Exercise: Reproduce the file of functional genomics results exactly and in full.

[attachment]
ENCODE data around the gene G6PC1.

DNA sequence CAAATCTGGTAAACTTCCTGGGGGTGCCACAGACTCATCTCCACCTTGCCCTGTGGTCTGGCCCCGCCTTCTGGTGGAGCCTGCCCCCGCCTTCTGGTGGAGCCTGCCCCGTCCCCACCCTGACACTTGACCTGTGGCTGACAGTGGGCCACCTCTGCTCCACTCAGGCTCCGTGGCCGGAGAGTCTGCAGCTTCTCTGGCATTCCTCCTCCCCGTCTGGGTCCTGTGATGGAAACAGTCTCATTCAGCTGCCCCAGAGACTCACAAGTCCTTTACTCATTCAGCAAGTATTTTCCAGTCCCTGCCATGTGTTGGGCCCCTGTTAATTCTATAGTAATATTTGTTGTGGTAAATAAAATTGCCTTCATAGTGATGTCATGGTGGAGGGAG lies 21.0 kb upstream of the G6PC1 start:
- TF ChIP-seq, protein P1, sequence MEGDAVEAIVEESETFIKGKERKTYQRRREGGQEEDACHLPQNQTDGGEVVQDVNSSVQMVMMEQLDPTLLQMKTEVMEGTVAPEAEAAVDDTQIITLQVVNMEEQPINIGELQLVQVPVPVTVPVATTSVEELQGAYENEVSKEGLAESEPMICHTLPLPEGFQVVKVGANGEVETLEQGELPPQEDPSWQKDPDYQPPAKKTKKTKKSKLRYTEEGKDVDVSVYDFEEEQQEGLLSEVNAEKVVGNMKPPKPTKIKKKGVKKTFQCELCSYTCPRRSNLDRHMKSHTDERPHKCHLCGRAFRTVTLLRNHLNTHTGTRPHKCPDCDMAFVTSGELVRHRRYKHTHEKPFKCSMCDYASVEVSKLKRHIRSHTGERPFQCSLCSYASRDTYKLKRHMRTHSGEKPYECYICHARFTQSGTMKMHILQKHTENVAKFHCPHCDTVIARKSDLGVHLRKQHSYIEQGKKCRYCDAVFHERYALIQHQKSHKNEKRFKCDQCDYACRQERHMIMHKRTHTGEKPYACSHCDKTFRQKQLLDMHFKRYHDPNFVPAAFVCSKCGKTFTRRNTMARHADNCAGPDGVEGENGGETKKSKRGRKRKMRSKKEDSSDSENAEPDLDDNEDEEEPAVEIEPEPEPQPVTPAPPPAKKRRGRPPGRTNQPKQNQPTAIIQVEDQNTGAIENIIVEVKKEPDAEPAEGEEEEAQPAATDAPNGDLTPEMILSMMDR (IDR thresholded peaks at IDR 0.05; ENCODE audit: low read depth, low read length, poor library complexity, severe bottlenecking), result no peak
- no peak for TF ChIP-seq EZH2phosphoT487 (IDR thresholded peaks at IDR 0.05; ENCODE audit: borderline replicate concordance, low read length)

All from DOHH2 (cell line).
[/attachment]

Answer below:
ENCODE data around the gene G6PC1.

DNA sequence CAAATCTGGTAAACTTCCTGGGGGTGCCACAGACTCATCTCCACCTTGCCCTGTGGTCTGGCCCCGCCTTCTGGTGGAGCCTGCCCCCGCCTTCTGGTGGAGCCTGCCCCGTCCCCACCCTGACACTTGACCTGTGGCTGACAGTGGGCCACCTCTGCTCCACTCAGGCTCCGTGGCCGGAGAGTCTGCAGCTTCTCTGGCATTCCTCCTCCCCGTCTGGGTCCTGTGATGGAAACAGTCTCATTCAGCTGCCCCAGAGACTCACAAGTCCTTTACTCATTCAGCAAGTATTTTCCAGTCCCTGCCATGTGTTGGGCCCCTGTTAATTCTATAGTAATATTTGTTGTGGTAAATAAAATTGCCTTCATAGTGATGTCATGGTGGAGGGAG lies 21.0 kb upstream of the G6PC1 start:
- TF ChIP-seq, protein P1, sequence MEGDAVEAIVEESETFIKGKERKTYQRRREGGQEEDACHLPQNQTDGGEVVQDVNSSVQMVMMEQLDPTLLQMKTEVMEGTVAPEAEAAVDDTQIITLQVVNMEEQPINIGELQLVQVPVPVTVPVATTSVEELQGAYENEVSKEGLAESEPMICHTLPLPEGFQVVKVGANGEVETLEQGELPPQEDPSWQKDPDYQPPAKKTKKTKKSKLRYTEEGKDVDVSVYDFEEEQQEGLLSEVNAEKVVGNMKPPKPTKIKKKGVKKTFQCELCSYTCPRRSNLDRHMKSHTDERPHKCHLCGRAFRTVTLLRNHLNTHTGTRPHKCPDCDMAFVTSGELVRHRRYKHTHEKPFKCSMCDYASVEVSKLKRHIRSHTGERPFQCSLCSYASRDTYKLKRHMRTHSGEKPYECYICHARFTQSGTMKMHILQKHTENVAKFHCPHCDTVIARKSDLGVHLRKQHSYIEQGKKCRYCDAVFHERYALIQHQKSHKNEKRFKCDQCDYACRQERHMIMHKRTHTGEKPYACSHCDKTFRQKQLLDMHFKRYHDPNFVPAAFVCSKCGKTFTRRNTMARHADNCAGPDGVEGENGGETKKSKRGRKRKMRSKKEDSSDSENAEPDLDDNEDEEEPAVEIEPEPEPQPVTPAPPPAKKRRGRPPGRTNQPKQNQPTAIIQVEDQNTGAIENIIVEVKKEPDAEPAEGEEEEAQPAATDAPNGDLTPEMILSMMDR (IDR thresholded peaks at IDR 0.05; ENCODE audit: low read depth, low read length, poor library complexity, severe bottlenecking), result no peak
- no peak for TF ChIP-seq EZH2phosphoT487 (IDR thresholded peaks at IDR 0.05; ENCODE audit: borderline replicate concordance, low read length)

All from DOHH2 (cell line).